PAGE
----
“Suddenly the thought crossed my mind that if I were to put an ounce of whiskey in my milk it couldn’t hurt me on a full stomach. I ordered a whiskey and poured it into the milk. I vaguely sensed I was not being any too smart, but felt reassured as I was taking the whiskey on a full stomach. The experiment went so well that I ordered another whiskey and poured it into more milk. That didn’t seem to bother me so I tried another.”  (Alcoholics Anonymous pg. 36)

All of what we just discussed is contained in this story.  He went to a bar (one that he had been going to for years – clearly to drink for some of those years) with no thought of drinking then suddenly thinks it’s okay to drink if milk is involved (The Great Obsession).  Then the mindset that normally would stop him was reduced to:  I vaguely sensed I was not being any too smart, but felt reassured as I was taking the whiskey on a full stomach.  (Alcoholics Anonymous pg. 36).  That is an excellent description of the Strange Mental Blank Spots in action.

Then come the Allergy and the Phenomenon of Craving.  The experiment went so well that I ordered another whiskey and poured it into more milk. That didn’t seem to bother me so I tried another  (Alcoholics Anonymous pg. 36).

Think about it, he felt it would be okay to take a little bit with certain circumstances in place.  Then, he decides that that little bit did nothing so a little bit more would be okay.  How does all of this end:

Thus started one more journey to the asylum for Jim. Here was the threat of commitment, the loss of family and position, to say nothing of that intense mental and physical suffering which drinking always caused him. He had much knowledge about himself as an alcoholic. Yet all reasons for not drinking were easily pushed aside in favor of the foolish idea that he could take whiskey if only he mixed it with milk!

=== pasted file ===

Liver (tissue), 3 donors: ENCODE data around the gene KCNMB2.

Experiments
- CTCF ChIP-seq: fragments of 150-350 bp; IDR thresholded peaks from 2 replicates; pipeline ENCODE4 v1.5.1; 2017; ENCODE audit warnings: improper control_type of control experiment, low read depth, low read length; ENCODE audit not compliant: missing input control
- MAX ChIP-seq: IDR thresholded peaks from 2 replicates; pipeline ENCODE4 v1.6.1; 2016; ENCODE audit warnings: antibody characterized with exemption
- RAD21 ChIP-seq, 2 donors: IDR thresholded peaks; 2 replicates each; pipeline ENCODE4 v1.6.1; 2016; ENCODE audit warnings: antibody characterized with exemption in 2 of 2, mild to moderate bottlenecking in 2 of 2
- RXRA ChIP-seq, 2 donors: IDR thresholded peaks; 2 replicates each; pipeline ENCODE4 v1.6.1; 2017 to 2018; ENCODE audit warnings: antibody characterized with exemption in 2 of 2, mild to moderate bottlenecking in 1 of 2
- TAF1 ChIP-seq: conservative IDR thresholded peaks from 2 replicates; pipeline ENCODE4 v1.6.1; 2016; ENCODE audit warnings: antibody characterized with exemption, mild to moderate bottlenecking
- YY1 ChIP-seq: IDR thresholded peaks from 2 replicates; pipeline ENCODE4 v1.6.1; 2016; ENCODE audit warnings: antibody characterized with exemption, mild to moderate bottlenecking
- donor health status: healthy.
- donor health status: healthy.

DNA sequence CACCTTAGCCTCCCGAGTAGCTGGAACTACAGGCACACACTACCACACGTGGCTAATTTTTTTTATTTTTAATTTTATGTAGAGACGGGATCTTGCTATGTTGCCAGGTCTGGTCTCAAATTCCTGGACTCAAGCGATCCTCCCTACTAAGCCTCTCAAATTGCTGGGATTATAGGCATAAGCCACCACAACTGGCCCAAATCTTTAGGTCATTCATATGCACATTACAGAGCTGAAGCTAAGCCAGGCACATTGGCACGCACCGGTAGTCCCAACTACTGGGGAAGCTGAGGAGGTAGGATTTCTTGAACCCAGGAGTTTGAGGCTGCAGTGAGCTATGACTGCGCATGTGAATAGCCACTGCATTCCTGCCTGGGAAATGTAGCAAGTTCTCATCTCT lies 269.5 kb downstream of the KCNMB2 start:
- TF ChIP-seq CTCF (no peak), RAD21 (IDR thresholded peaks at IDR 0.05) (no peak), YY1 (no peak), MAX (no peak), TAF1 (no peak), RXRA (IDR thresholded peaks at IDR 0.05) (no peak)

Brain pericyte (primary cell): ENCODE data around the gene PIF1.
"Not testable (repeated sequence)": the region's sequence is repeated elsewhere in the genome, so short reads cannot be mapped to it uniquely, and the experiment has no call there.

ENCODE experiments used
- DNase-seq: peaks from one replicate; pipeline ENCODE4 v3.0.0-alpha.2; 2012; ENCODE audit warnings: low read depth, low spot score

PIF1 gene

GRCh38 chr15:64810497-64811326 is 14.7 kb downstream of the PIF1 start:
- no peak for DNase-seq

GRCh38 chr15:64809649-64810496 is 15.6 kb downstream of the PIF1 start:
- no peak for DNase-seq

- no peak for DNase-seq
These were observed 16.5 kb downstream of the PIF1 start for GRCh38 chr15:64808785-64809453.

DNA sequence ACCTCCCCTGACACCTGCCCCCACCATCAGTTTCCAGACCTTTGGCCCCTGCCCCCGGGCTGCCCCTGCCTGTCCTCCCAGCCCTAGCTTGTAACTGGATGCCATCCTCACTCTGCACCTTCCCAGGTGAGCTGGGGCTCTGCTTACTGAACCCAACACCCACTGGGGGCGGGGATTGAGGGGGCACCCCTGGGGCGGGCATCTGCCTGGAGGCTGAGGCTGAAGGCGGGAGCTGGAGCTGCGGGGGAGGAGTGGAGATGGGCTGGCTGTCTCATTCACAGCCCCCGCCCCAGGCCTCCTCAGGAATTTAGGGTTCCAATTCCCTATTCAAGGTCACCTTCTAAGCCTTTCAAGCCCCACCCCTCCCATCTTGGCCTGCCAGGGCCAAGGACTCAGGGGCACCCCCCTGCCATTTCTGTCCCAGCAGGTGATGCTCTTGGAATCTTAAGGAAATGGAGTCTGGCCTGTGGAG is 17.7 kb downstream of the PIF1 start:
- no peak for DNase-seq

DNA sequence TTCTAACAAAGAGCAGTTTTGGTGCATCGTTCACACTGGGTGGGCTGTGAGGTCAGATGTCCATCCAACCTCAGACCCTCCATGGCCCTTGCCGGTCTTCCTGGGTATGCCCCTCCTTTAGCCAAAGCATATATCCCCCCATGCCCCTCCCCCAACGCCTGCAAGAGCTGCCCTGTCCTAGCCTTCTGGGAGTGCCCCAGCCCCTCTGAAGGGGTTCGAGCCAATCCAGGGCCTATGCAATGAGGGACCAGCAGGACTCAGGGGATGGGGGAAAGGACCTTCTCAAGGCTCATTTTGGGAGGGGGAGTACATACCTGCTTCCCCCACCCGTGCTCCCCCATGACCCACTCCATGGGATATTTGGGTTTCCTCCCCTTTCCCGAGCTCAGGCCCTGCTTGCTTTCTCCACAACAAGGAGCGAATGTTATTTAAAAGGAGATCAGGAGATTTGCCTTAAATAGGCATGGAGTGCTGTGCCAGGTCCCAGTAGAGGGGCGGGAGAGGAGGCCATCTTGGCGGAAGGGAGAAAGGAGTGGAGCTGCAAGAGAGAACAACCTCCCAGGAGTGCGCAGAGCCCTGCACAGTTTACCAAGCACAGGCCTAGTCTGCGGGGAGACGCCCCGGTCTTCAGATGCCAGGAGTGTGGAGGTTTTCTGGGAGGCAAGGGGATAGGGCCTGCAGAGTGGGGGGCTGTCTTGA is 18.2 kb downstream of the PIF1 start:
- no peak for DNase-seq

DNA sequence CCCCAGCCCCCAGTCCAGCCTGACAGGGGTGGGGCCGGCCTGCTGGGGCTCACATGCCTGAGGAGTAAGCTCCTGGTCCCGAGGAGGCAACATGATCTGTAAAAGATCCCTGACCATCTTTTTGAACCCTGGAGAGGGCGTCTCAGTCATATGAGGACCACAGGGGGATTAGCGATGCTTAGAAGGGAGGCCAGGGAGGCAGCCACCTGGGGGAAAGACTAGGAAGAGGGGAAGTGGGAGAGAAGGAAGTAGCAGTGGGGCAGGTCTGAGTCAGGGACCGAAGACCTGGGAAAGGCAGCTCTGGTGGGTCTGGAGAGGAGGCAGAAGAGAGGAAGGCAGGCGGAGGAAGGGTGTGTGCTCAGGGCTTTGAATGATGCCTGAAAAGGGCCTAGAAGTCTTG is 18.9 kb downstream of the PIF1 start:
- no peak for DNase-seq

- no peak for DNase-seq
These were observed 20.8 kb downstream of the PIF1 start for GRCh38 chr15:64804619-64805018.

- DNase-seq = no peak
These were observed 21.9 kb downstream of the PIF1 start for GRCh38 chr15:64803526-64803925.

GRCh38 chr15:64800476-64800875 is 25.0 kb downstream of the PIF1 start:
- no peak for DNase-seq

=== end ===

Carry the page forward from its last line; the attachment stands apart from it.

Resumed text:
Whatever the precise definition of the word may be, we call this plain insanity. How can such a lack of proportion, of the ability to think straight, be called anything else?

 (Alcoholics Anonymous pgs. 36– 37)


And there you have the fatal sickness of mind and body that many of those who suffer from it have no idea they have.  This is a major part of understanding and admitting the powerlessness that we are working out in Step 1.  If you are trying to get the through Steps One or Two or think you already have passed them, here is the point:

Once more: The alcoholic at certain times has no effective mental defense against the first drink. Except in a few rare cases, neither he nor any other human being can provide such a defense. His defense must come from a Higher Power.  (Alcoholics Anonymous pg. 43)